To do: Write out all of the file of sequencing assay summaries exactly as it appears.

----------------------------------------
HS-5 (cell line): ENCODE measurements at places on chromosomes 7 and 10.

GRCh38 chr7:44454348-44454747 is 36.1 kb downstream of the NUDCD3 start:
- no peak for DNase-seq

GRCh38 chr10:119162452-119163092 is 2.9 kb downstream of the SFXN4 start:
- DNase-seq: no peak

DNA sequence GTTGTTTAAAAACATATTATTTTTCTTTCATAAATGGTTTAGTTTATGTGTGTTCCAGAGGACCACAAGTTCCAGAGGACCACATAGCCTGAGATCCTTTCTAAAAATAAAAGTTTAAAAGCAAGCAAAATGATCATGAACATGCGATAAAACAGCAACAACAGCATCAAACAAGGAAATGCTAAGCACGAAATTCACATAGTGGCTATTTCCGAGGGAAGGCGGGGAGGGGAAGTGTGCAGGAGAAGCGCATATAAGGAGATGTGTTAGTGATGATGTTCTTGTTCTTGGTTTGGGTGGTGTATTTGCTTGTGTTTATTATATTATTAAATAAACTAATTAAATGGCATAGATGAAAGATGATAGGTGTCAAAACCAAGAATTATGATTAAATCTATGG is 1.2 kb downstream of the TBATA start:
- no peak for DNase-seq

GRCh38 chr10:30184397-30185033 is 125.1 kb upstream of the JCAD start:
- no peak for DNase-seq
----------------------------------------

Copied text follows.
HS-5 (cell line): ENCODE measurements at places on chromosomes 7 and 10.

GRCh38 chr7:44454348-44454747 is 36.1 kb downstream of the NUDCD3 start:
- no peak for DNase-seq

GRCh38 chr10:119162452-119163092 is 2.9 kb downstream of the SFXN4 start:
- DNase-seq: no peak

DNA sequence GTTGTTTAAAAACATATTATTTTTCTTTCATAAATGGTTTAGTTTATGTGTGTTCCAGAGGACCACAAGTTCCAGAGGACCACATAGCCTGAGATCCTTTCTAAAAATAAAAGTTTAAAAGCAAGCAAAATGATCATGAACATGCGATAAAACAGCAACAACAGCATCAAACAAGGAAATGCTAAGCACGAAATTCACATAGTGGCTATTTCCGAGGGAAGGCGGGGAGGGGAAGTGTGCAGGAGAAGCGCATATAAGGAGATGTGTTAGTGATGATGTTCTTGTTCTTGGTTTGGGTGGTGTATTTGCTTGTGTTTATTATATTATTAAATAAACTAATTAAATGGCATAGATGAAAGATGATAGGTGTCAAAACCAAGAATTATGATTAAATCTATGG is 1.2 kb downstream of the TBATA start:
- no peak for DNase-seq

GRCh38 chr10:30184397-30185033 is 125.1 kb upstream of the JCAD start:
- no peak for DNase-seq